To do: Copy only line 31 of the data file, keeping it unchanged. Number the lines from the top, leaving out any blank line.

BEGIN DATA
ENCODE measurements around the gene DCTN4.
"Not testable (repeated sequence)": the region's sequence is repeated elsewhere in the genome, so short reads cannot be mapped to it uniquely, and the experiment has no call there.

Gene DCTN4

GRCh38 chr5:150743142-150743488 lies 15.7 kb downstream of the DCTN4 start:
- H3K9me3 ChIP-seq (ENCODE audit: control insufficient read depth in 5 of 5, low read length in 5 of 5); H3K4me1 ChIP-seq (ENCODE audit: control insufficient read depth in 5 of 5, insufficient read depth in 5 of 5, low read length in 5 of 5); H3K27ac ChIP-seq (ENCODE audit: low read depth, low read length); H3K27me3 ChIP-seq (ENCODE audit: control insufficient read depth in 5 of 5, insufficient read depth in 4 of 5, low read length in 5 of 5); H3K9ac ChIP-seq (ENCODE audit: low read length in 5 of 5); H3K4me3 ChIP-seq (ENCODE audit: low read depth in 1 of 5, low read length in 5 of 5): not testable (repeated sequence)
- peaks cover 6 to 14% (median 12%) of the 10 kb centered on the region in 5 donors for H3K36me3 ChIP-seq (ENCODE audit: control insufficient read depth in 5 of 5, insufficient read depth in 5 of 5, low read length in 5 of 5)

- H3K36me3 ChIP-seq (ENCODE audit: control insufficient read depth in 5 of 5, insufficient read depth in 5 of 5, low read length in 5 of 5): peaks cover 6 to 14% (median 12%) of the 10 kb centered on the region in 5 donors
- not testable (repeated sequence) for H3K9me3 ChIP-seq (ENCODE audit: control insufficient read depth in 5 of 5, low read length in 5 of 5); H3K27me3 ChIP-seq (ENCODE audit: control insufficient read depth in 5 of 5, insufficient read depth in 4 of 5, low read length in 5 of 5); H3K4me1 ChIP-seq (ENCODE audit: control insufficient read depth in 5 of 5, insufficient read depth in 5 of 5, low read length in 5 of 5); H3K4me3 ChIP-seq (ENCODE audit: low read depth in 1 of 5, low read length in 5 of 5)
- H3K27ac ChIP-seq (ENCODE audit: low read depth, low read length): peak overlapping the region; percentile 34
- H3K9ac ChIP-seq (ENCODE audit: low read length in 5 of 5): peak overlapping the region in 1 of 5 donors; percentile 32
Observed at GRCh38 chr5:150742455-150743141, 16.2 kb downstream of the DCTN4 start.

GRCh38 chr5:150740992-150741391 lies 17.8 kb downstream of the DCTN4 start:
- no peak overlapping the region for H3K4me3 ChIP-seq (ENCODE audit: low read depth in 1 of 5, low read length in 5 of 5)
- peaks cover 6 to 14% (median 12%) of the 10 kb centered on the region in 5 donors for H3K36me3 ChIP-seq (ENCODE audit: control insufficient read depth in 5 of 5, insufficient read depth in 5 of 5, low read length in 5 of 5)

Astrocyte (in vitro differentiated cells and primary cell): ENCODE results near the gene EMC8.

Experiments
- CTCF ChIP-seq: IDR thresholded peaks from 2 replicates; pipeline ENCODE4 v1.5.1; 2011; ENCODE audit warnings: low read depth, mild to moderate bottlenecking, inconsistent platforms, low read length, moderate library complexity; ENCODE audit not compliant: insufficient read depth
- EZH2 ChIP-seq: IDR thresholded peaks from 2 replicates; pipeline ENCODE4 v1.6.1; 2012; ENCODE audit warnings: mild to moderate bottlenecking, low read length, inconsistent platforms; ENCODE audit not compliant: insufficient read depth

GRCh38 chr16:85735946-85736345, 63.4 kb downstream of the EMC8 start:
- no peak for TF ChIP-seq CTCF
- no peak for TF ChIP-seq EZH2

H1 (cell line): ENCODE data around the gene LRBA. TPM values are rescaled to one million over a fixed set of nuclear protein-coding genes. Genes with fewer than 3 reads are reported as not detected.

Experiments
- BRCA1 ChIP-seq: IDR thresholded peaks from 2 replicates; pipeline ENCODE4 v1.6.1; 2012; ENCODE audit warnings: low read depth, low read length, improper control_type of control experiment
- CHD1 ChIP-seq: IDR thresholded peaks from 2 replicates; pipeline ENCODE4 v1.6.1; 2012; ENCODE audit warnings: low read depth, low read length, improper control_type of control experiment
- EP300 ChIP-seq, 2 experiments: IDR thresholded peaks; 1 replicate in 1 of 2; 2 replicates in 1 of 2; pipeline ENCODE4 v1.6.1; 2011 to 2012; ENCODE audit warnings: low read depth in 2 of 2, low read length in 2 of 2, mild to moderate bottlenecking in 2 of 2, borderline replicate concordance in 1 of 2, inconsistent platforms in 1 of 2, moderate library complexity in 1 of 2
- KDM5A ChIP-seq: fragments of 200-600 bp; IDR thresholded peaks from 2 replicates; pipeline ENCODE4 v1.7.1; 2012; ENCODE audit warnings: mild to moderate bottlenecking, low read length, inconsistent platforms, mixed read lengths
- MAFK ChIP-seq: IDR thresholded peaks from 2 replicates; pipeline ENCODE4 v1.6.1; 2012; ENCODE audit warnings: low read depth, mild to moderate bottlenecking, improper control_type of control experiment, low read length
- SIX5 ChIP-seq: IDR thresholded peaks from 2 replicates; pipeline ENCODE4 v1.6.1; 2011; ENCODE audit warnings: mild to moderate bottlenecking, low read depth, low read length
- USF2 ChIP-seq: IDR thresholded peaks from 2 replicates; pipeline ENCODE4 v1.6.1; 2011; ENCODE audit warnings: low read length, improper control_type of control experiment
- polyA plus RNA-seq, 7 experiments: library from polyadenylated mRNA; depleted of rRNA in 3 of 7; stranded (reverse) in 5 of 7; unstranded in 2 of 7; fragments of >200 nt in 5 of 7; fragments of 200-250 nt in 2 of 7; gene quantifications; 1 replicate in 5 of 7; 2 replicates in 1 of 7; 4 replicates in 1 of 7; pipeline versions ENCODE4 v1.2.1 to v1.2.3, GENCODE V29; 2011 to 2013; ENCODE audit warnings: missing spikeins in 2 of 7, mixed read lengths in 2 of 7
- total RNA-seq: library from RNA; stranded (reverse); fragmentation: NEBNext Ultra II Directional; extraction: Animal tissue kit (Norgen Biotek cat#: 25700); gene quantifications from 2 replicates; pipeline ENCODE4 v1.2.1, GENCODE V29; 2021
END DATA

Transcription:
- polyA plus RNA-seq, 7 experiments: library from polyadenylated mRNA; depleted of rRNA in 3 of 7; stranded (reverse) in 5 of 7; unstranded in 2 of 7; fragments of >200 nt in 5 of 7; fragments of 200-250 nt in 2 of 7; gene quantifications; 1 replicate in 5 of 7; 2 replicates in 1 of 7; 4 replicates in 1 of 7; pipeline versions ENCODE4 v1.2.1 to v1.2.3, GENCODE V29; 2011 to 2013; ENCODE audit warnings: missing spikeins in 2 of 7, mixed read lengths in 2 of 7